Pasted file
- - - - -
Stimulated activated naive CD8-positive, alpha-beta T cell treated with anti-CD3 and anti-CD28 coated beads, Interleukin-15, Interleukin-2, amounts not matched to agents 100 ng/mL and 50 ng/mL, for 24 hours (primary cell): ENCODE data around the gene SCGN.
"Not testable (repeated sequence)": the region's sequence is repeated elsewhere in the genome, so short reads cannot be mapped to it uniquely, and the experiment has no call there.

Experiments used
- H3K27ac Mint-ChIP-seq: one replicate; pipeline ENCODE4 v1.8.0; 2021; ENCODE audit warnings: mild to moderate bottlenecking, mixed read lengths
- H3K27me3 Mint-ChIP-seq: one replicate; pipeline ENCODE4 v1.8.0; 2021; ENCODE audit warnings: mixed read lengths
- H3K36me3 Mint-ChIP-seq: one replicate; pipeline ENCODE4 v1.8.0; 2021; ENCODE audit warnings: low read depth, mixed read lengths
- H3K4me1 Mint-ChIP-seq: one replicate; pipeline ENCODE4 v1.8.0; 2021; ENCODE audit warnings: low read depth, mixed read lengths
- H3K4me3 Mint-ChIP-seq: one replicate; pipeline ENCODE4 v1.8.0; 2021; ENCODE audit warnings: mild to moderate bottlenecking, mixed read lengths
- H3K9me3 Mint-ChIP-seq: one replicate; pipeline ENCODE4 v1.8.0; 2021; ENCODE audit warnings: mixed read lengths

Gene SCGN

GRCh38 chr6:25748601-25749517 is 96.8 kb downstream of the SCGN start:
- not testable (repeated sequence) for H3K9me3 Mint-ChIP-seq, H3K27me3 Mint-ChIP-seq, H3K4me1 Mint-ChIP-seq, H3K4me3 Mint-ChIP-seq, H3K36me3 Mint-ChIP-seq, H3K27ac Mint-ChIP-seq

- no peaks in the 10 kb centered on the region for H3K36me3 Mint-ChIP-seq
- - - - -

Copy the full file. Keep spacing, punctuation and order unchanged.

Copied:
Stimulated activated naive CD8-positive, alpha-beta T cell treated with anti-CD3 and anti-CD28 coated beads, Interleukin-15, Interleukin-2, amounts not matched to agents 100 ng/mL and 50 ng/mL, for 24 hours (primary cell): ENCODE data around the gene SCGN.
"Not testable (repeated sequence)": the region's sequence is repeated elsewhere in the genome, so short reads cannot be mapped to it uniquely, and the experiment has no call there.

Experiments used
- H3K27ac Mint-ChIP-seq: one replicate; pipeline ENCODE4 v1.8.0; 2021; ENCODE audit warnings: mild to moderate bottlenecking, mixed read lengths
- H3K27me3 Mint-ChIP-seq: one replicate; pipeline ENCODE4 v1.8.0; 2021; ENCODE audit warnings: mixed read lengths
- H3K36me3 Mint-ChIP-seq: one replicate; pipeline ENCODE4 v1.8.0; 2021; ENCODE audit warnings: low read depth, mixed read lengths
- H3K4me1 Mint-ChIP-seq: one replicate; pipeline ENCODE4 v1.8.0; 2021; ENCODE audit warnings: low read depth, mixed read lengths
- H3K4me3 Mint-ChIP-seq: one replicate; pipeline ENCODE4 v1.8.0; 2021; ENCODE audit warnings: mild to moderate bottlenecking, mixed read lengths
- H3K9me3 Mint-ChIP-seq: one replicate; pipeline ENCODE4 v1.8.0; 2021; ENCODE audit warnings: mixed read lengths

Gene SCGN

GRCh38 chr6:25748601-25749517 is 96.8 kb downstream of the SCGN start:
- not testable (repeated sequence) for H3K9me3 Mint-ChIP-seq, H3K27me3 Mint-ChIP-seq, H3K4me1 Mint-ChIP-seq, H3K4me3 Mint-ChIP-seq, H3K36me3 Mint-ChIP-seq, H3K27ac Mint-ChIP-seq

- no peaks in the 10 kb centered on the region for H3K36me3 Mint-ChIP-seq